Absent some term contained in the lease agreement to the contrary, the landlord is allowed by law to apply any security deposit to tenant’s back rent. If the tenant owes the money, the landlord does not have to return the security deposit. One point of clarification is that the right of the landlord to apply the deposit to back rent exists even if the lease contains the common term “that the deposit will not be applied to rent.” Sometimes tenants believe that the landlord is contractually prohibited from keeping the deposit as payment for back rent after reading a such phraseology in their lease. This, however, is not what that particular lease-term means. That term simply means that if the tenant fails to pay the monthly rent at some point during the lease-term that the landlord will not apply the deposit to cover that payment. Rather, the tenant will still owe that month’s rent, notwithstanding the fact that the landlord is in possession of money given by the tenant for that exact amount. Such a term does not mean that the landlord can only use the deposit for damages caused to the premises.
But if the tenant remained current on the rent through the end of the leasehold, and provided the tenant was not responsible for any damages above normal wear and tear, the landlord MUST return the entire security deposit within a specified time. If the landlord fails to return the security deposit, the tenant has a cause of action against the landlord.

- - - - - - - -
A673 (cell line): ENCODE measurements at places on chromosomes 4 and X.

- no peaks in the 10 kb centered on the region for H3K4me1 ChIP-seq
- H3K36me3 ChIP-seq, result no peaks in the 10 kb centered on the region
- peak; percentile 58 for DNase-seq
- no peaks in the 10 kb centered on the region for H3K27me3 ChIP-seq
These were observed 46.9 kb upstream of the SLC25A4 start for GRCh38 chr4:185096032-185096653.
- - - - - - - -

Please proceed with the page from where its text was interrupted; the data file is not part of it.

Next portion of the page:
Under the Ohio Revised Code, a landlord must return your security deposit, along with an itemized list of any deductions from the deposit, to the former tenant within 30 days of the end of the lease. If the landlord fails to return the security deposit (or fails to provide a detailed itemization of damages) within this time-frame, the tenant is entitled to double the amount of the deposit withheld and may be awarded costs and attorney’s fees as well.
However, it must be pointed out that the tenant also has a duty to provide the landlord with an address to which the landlord is to send the deposit and itemized list of deductions. The 30 day time-frame does not begin to run against the landlord until the tenant has provided the landlord with such an address in writing. So tenants need to be aware of the requirement that the landlord receive this information in writing when they move out.
For a sample demand form for tenants, go here: FREE LEGAL FORMS